While you have the tank drained, you should really consider putting a pan under it(while it is light), and installing a drain through the floor.  All it takes is one ruptured tank, and you will see that the $20 investment in a pan as a wise move.  I had to replace an entire pantry floor due to a slow leaker, and have seen half the hardwood floors and subfloor in one house have to be replaced from a ruptured tank.  The floors buckled badly.
Link Posted: 3/3/2010 5:46:22 AM EDT
Already decided to do it, unfortunately a drain presents an insurmountable problem due to the location of the heater.
Link Posted: 3/7/2010 9:33:54 AM EDT
SHIT!!!


It did snap right the heck off and it is so old and caked the EZ out didn't work. To top it all off the cold water supply gate valve didn't close all the way so as I was disconnecting the hose (with the leaking valve closed) it partially filled back up. When I attempted to unscrew the valve the darn thing snapped right off and out rushed the water to the previously damaged hardwood floor.

And to top it off the darn replacement has a 3" inch shank and I need a one inch. If I ever find the builder who put the water heater in an interior location with no way to drain it I am going to do something dire. Also, the way that it is plumbed in there is no way to put a pan underneath.

This is why I hate home improvement and repair.

Link Posted: 3/7/2010 11:31:09 AM EDT
Success!

Does anyone need a 3/4 inch tap?
Link Posted: 3/7/2010 11:53:32 AM EDT
Pretty good, 2 hours between failure and success.
Link Posted: 3/7/2010 11:57:18 AM EDT
Glad you got it fixed, and thank you for not calling it a hot water heater.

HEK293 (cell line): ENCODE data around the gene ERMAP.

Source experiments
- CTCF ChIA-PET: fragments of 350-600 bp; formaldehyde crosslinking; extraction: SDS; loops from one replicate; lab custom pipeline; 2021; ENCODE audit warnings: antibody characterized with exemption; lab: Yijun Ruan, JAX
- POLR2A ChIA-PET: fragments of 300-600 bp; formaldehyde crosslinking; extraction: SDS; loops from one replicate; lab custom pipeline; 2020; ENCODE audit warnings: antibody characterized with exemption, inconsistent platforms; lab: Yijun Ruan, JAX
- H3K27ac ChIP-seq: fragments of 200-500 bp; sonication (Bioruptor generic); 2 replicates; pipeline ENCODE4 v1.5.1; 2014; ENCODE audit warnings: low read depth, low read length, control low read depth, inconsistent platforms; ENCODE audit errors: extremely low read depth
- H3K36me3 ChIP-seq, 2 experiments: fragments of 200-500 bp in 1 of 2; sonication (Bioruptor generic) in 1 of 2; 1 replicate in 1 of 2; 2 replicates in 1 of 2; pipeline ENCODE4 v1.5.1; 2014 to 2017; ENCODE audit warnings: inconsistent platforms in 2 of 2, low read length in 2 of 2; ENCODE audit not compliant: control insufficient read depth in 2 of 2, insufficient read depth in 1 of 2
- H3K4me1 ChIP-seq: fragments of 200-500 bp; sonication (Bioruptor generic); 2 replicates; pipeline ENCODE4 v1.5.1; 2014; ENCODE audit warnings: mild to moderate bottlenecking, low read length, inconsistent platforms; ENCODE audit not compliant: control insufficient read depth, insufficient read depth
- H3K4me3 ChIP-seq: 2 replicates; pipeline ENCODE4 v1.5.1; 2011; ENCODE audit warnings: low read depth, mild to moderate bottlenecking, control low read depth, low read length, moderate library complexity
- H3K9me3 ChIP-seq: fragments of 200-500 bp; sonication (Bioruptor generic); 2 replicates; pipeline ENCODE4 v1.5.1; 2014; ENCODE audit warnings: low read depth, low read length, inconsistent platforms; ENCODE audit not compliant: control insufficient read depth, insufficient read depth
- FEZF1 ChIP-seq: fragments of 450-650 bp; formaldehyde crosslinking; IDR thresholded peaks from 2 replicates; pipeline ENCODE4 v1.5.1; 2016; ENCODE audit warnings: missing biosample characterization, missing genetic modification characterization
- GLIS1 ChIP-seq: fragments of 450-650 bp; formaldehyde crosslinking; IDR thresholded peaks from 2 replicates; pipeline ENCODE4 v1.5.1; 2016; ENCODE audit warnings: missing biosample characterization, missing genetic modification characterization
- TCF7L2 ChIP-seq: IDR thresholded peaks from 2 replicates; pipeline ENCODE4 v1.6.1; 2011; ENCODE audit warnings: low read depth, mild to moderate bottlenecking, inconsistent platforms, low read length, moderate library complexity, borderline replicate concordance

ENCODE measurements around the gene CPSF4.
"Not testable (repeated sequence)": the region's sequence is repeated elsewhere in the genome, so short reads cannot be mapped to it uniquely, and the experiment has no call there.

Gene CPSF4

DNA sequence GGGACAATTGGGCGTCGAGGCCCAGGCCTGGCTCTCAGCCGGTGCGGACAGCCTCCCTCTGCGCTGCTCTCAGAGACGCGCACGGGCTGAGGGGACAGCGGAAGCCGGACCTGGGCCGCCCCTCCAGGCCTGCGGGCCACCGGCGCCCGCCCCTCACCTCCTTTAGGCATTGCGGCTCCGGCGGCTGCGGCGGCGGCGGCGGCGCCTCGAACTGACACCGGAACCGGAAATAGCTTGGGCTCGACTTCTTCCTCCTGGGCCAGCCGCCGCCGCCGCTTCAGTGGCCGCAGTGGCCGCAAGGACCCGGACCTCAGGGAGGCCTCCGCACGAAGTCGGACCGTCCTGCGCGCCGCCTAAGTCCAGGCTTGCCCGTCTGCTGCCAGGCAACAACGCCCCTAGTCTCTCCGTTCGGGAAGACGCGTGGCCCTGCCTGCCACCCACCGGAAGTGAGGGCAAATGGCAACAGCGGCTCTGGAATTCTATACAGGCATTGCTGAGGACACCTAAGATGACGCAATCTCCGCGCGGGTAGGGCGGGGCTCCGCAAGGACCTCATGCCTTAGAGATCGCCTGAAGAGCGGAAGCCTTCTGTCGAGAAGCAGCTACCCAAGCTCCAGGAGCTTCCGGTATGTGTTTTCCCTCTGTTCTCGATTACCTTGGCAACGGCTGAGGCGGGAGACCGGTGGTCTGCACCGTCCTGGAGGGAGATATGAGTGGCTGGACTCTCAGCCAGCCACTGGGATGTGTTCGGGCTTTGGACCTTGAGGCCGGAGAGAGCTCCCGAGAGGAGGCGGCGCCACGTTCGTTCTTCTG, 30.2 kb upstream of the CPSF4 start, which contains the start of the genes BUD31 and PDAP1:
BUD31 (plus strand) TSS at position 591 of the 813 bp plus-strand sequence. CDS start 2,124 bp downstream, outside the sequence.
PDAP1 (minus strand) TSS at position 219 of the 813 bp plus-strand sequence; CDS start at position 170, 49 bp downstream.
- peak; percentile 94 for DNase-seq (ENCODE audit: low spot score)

Link Posted: 3/7/2010 11:58:02 AM EDT

Good job.  

I was was waiting for the phone call to come over and help.  Next time I'm over lets look and we should be able to devise a way to get a pan in there.

Beers and Cigars....

Link Posted: 3/7/2010 12:04:51 PM EDT
How old is it?  If it's more than about 5 years old you may want to seriously consider replacing it.  They're basically made of foil and designed to give out a day after the warranty expires. Ask me how I know.
Link Posted: 3/7/2010 8:25:44 PM EDT
Originally Posted By TxBird:

Good job.  

I was was waiting for the phone call to come over and help.  Next time I'm over lets look and we should be able to devise a way to get a pan in there.

Beers and Cigars....



Did you like the dinner picture I sent? It was roasted potatoes fried up in some bacon with cheese baked on with "real" ranch dressing. My cholesterol went up 2 points.

We need to make time for beer and cigars, soon.
Link Posted: 3/7/2010 8:26:32 PM EDT
Originally Posted By Aurispector:
How old is it?  If it's more than about 5 years old you may want to seriously consider replacing it.  They're basically made of foil and designed to give out a day after the warranty expires. Ask me how I know.


Too true, I have replaced them before.
Link Posted: 3/7/2010 8:27:29 PM EDT
Originally Posted By GoGop:
Glad you got it fixed, and thank you for not calling it a hot water heater.


It did take conscious effort not to.
Link Posted: 3/7/2010 8:27:48 PM EDT
Originally Posted By nightstalker:
Pretty good, 2 hours between failure and success.


Link Posted: 3/7/2010 8:31:16 PM EDT
[Last Edit: 3/7/2010 8:32:44 PM EDT by rangermonroe]
good luck
 
Link Posted: 3/7/2010 8:35:34 PM EDT
here are my rules for water heaters, only thing I'll replace is the thermostats and/or elements. If they leak water at all, REPLACE IT!